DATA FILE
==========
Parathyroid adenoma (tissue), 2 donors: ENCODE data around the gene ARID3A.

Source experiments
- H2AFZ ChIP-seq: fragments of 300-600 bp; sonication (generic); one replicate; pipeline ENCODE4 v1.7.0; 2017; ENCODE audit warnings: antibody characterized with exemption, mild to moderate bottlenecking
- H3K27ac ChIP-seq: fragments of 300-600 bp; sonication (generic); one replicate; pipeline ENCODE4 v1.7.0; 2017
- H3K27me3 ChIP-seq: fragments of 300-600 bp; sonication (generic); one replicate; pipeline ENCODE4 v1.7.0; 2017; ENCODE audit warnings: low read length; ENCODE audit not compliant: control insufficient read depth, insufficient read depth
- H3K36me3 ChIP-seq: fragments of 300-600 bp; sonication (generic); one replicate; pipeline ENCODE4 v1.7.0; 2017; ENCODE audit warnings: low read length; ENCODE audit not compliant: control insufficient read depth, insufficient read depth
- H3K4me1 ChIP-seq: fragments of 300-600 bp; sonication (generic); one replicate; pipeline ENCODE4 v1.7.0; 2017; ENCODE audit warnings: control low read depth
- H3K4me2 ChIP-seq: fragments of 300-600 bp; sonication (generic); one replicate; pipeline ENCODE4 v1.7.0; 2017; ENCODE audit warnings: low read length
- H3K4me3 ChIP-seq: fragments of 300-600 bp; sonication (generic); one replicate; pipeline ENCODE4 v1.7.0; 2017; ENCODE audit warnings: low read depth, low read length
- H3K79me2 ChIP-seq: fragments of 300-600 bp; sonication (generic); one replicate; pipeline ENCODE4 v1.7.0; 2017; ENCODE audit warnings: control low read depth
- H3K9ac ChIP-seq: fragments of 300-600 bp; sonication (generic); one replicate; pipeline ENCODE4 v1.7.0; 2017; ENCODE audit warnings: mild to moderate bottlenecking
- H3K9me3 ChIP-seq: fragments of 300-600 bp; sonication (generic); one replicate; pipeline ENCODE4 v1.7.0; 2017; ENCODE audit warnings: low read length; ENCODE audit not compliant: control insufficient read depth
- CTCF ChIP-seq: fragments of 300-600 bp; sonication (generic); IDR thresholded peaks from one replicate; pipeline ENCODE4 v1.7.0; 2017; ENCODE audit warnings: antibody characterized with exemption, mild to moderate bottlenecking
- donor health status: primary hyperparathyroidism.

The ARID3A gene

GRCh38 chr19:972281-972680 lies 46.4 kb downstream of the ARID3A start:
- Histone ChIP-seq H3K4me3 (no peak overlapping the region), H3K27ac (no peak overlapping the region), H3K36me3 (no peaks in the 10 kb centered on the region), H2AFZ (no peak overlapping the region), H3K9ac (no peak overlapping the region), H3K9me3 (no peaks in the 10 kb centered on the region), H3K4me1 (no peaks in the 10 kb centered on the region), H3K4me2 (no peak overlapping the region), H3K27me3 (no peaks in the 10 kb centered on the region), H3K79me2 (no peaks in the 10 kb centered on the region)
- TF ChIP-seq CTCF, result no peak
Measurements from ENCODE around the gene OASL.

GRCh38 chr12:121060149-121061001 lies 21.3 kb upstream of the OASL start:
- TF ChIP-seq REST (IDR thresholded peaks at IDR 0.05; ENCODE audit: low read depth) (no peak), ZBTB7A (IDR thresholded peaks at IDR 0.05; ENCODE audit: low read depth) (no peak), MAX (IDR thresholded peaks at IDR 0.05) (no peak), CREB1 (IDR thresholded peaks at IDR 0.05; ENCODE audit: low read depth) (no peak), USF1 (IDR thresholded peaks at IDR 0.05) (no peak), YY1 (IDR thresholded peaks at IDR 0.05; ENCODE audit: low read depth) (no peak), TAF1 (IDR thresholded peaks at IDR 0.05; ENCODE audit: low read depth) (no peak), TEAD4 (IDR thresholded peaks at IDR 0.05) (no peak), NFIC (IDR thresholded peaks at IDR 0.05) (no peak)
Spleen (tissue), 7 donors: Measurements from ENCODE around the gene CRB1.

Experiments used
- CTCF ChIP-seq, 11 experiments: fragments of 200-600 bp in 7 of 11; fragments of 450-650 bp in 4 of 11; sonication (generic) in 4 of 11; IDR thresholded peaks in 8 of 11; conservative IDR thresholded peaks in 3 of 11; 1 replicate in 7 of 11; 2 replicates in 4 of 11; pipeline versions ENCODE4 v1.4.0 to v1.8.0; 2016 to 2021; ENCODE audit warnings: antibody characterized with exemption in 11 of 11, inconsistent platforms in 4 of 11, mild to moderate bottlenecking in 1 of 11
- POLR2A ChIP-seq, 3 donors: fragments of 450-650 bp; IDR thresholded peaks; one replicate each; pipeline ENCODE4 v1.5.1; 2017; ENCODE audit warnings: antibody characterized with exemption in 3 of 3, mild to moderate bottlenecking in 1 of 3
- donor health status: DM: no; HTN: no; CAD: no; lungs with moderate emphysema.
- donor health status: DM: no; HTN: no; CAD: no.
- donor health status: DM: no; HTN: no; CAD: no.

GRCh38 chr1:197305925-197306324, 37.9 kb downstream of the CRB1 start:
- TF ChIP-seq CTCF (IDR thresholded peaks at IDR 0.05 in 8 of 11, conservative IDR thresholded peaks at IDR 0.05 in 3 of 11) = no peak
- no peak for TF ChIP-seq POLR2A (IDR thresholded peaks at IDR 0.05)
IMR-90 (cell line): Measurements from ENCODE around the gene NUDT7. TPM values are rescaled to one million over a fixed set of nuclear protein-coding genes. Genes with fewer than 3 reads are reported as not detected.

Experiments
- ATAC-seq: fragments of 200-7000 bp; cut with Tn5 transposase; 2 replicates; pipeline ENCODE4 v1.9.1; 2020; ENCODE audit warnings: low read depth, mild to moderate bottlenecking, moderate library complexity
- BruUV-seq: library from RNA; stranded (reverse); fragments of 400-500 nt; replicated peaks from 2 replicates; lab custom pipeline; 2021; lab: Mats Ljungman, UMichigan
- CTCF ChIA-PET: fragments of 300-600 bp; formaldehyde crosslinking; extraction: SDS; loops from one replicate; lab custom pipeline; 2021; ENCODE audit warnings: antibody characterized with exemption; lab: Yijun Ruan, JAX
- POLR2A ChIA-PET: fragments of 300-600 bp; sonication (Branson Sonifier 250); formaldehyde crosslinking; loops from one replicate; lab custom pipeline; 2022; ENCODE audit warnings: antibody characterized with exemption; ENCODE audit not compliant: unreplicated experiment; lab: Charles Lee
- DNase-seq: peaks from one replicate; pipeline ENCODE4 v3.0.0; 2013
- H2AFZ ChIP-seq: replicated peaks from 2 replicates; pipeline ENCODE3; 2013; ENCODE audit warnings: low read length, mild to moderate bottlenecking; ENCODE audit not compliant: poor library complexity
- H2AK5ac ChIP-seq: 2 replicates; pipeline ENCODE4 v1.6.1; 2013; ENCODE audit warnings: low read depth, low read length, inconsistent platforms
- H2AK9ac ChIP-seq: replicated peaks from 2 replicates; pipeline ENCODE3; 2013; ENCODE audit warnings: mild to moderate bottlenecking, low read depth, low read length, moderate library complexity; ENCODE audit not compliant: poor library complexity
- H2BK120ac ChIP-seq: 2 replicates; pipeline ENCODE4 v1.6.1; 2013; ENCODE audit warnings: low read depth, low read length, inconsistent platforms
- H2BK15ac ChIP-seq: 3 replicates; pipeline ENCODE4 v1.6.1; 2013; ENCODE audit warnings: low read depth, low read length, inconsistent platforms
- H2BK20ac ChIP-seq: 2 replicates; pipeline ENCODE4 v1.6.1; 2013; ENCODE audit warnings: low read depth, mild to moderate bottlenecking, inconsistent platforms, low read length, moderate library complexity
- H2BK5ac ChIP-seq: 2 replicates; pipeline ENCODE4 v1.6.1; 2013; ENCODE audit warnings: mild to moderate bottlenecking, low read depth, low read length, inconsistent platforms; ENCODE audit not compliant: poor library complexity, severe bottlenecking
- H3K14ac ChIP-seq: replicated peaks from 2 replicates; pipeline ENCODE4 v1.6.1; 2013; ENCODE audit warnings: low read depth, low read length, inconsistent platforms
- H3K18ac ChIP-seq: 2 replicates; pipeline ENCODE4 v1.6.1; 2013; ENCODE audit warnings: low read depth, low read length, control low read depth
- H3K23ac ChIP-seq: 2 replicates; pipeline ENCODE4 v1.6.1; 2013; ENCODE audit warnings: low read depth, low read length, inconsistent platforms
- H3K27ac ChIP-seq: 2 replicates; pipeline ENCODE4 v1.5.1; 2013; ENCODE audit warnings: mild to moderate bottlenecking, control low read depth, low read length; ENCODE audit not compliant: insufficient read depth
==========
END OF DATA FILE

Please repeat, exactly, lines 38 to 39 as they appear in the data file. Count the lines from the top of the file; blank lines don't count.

- DNase-seq: peaks from one replicate; pipeline ENCODE4 v3.0.0; 2013
- H2AFZ ChIP-seq: replicated peaks from 2 replicates; pipeline ENCODE3; 2013; ENCODE audit warnings: low read length, mild to moderate bottlenecking; ENCODE audit not compliant: poor library complexity